Everton on the brink: questions over club’s finances are more urgent than ever

<span>Josh Dreyfuss of 777 and club owner Farhad Moshiri watch Chelsea v <a class="link " href="" data-i13n="sec:content-canvas;subsec:anchor_text;elm:context_link" data-ylk="slk:Everton;sec:content-canvas;subsec:anchor_text;elm:context_link;itc:0">Everton</a> on 15 April 2024. </span><span>Photograph: Rex/Shutterstock</span>

Everton fans are used to owner Farhad Moshiri telling them that better times will be arriving soon. He began his reign at the club in 2016 promising to give fans “whatever I have” – the type of soundbite he would continue to deliver during the following eight years. He promised fresh financing for the new stadium at Bramley-Moore Dock, a new star striker, and to bring in a wealthy and expert investor.

In January 2023, Moshiri told Everton’s Fan Advisory Board: “The club is not for sale, but I have been talking to top investors of real quality to bridge a gap on the stadium. I can do it [fund it] myself … We are close to having a deal done.”

Roll forward to the current day and Moshiri is not funding Everton or its new stadium development, nor has his subsequent choice of buyer – the US investment firm 777 Partners – managed to complete its takeover, even after seven months of trying.

Despite the owner assuring supporters last month that 777 was in the “home straight”, it emerged on Tuesday that fans would now have to wait even longer. The US company did not comment on why it was taking it so long to find the money, but the delays raise questions about its funding lines as Everton seems to be approaching financial and footballing cliff edges.

The club’s auditors have already said there is “material uncertainty” over Everton’s future financing “that may cast significant doubt about the group’s ability to continue as a going concern”. The possibility of Everton entering administration has even been suggested – meaning the team would endure yet another Premier League points deduction on top of those already incurred for reporting heavy financial losses.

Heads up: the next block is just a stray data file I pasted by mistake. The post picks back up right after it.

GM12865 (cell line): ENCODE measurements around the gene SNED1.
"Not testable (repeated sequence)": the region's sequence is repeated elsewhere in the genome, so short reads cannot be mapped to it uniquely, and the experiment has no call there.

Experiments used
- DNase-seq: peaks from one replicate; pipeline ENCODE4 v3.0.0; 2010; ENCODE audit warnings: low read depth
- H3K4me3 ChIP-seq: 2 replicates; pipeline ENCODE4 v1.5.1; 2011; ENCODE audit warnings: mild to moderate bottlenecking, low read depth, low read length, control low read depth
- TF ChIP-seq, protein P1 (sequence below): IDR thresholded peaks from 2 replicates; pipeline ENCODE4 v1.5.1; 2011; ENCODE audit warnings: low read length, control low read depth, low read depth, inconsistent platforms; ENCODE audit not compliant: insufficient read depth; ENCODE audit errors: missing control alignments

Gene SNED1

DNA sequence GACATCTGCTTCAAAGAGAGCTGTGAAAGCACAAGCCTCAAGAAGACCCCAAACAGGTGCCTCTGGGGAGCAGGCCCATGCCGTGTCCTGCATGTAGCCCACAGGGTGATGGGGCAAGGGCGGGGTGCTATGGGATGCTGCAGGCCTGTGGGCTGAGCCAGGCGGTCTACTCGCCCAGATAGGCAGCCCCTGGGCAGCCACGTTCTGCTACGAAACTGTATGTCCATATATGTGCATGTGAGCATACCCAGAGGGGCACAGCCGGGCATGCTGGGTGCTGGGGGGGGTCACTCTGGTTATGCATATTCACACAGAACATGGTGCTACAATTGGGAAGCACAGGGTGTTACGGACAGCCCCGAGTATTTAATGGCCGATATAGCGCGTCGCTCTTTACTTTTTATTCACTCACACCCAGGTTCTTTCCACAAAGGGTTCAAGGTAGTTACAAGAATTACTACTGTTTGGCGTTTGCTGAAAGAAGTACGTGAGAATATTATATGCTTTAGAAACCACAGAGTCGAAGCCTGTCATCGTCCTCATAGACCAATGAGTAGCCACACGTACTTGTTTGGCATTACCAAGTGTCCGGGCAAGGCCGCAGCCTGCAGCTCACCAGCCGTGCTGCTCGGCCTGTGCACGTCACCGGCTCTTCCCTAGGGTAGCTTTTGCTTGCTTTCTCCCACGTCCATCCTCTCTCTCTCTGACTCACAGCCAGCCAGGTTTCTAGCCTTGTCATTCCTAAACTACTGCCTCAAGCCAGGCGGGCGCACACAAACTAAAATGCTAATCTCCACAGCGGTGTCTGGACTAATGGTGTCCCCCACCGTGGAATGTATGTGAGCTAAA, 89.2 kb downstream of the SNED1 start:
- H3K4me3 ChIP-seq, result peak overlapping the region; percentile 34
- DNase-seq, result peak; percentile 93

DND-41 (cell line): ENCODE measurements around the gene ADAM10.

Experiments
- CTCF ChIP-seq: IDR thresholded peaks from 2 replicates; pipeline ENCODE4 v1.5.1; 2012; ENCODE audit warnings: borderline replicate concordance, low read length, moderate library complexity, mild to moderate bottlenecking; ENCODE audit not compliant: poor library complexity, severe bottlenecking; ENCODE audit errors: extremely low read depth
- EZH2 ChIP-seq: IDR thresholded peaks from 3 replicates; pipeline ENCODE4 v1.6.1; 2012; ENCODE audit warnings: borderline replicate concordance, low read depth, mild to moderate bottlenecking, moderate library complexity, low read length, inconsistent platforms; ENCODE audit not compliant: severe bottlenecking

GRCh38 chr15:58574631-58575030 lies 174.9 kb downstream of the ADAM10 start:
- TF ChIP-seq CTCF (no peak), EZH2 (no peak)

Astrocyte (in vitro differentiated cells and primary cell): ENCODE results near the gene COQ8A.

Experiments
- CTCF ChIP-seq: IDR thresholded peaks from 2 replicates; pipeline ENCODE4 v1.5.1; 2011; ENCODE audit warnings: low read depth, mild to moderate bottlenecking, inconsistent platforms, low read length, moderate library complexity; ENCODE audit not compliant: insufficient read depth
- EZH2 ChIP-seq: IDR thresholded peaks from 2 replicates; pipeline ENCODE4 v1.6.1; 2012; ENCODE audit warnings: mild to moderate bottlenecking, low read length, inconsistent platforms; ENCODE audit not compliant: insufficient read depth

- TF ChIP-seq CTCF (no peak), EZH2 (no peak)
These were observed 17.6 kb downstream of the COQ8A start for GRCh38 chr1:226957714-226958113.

And while the fans wait, the club’s day-to-day operations have been funded by more and more debt.

This reflects a marked change from how the club and its owner viewed its finances just 18 months ago, when Moshiri’s aides would confidently send out tables of all the Premier League teams’ debts. In them, Everton’s then net debt of £58.2m in the 2020-21 financial year meant 12 rival clubs had higher levels of borrowing.

That comparison looks less flattering now, however. Everton’s 2023 annual report states that net debt stood at £330.6m, leaving the club lagging only Spurs, Manchester United and Brighton by that measure to June 2023, according to analysis of accounts by the football finance expert Kieran Maguire. Meanwhile, total debts have grown since and the club is now thought to owe almost £550m to third-party creditors.